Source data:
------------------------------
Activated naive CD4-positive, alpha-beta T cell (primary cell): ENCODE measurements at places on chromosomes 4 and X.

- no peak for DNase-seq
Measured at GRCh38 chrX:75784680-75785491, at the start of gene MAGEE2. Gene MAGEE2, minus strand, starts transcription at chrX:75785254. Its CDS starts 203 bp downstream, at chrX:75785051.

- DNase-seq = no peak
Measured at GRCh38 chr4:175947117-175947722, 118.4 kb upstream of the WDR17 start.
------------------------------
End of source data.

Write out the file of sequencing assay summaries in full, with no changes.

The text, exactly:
Activated naive CD4-positive, alpha-beta T cell (primary cell): ENCODE measurements at places on chromosomes 4 and X.

- no peak for DNase-seq
Measured at GRCh38 chrX:75784680-75785491, at the start of gene MAGEE2. Gene MAGEE2, minus strand, starts transcription at chrX:75785254. Its CDS starts 203 bp downstream, at chrX:75785051.

- DNase-seq = no peak
Measured at GRCh38 chr4:175947117-175947722, 118.4 kb upstream of the WDR17 start.